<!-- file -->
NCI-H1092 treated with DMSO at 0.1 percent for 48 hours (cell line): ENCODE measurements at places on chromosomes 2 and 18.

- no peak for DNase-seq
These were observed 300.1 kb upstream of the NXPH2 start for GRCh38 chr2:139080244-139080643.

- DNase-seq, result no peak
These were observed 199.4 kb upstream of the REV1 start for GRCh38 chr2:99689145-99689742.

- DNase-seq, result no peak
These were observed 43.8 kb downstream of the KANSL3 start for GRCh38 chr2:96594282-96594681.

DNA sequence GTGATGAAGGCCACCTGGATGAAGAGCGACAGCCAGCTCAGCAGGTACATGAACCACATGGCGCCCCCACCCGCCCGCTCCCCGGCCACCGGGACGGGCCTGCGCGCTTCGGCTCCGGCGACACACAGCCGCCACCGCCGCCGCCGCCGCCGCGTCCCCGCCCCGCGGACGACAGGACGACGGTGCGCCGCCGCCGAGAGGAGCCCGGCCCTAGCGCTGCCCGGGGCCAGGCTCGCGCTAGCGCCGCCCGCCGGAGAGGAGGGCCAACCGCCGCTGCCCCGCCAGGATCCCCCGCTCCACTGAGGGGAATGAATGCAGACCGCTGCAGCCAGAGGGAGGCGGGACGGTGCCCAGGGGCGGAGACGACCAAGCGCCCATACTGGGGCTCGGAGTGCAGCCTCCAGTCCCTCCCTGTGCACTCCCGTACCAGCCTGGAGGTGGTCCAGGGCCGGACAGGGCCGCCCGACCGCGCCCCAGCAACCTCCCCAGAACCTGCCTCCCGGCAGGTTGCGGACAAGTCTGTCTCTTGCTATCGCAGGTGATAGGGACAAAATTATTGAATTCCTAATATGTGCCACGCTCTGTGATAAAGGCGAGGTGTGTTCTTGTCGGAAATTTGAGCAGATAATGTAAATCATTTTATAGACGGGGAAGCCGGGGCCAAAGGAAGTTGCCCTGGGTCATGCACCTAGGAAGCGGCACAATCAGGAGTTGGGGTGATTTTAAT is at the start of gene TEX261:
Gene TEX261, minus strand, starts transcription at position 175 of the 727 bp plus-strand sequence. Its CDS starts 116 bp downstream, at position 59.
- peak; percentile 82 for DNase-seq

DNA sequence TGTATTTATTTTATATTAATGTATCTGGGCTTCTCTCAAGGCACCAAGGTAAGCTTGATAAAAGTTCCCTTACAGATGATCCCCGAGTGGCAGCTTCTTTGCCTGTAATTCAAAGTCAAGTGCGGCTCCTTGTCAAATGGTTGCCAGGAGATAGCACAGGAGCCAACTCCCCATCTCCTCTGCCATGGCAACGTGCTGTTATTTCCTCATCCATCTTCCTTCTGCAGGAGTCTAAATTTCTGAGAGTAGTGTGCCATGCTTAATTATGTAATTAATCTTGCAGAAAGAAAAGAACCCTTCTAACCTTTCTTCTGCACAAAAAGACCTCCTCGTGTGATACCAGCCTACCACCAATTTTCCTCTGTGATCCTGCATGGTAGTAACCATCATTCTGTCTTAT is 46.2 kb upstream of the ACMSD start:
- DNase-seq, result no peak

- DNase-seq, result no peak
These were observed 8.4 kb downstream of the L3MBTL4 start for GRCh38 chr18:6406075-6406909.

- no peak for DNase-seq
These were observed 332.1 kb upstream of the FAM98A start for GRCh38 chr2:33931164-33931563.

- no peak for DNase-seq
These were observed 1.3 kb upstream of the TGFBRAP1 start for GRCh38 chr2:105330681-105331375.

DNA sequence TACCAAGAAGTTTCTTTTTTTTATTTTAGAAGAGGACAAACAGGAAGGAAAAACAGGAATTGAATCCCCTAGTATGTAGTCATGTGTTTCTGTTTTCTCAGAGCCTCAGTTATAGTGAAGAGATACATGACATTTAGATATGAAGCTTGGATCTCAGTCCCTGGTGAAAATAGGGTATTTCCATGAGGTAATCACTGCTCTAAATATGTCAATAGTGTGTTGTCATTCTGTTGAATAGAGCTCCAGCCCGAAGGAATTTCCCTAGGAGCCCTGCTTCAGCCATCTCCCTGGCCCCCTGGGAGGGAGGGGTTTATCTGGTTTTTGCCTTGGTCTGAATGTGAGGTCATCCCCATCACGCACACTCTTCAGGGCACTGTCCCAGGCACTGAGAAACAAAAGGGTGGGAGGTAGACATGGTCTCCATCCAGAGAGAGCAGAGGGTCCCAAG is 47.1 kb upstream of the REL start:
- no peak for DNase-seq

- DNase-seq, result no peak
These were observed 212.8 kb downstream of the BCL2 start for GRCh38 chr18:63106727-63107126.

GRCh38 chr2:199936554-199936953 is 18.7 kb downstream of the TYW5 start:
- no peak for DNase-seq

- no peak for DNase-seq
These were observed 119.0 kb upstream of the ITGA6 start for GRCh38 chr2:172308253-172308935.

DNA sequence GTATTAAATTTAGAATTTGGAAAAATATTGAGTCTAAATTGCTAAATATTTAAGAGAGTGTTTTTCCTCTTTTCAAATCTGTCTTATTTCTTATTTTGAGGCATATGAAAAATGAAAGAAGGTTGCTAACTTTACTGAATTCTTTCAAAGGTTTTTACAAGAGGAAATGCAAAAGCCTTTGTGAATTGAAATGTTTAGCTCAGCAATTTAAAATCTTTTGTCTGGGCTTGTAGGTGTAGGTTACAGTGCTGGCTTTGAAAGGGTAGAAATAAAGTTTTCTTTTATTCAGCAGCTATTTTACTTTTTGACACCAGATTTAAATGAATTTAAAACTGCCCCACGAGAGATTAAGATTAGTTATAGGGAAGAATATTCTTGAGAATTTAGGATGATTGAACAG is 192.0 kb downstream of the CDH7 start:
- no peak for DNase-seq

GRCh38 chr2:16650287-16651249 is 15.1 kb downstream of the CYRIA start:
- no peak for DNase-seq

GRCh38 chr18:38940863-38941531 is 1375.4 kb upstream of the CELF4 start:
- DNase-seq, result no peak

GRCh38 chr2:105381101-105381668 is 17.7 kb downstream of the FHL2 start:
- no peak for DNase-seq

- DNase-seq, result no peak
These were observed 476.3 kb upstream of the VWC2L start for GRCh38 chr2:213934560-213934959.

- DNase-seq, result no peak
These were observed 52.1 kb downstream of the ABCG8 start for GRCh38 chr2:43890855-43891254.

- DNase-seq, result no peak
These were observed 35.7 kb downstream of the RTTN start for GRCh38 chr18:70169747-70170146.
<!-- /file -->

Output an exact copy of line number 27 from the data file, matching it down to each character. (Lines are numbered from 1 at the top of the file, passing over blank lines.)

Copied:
DNA sequence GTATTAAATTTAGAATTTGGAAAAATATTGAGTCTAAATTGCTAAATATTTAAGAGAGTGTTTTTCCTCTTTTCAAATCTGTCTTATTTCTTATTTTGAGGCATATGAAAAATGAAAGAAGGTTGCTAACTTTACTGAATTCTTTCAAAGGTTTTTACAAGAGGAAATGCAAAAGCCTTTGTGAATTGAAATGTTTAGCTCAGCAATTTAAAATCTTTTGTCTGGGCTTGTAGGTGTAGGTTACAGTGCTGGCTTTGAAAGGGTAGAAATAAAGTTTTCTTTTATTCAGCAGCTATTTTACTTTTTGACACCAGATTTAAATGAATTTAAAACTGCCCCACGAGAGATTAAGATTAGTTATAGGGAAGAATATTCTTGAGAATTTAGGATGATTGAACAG is 192.0 kb downstream of the CDH7 start: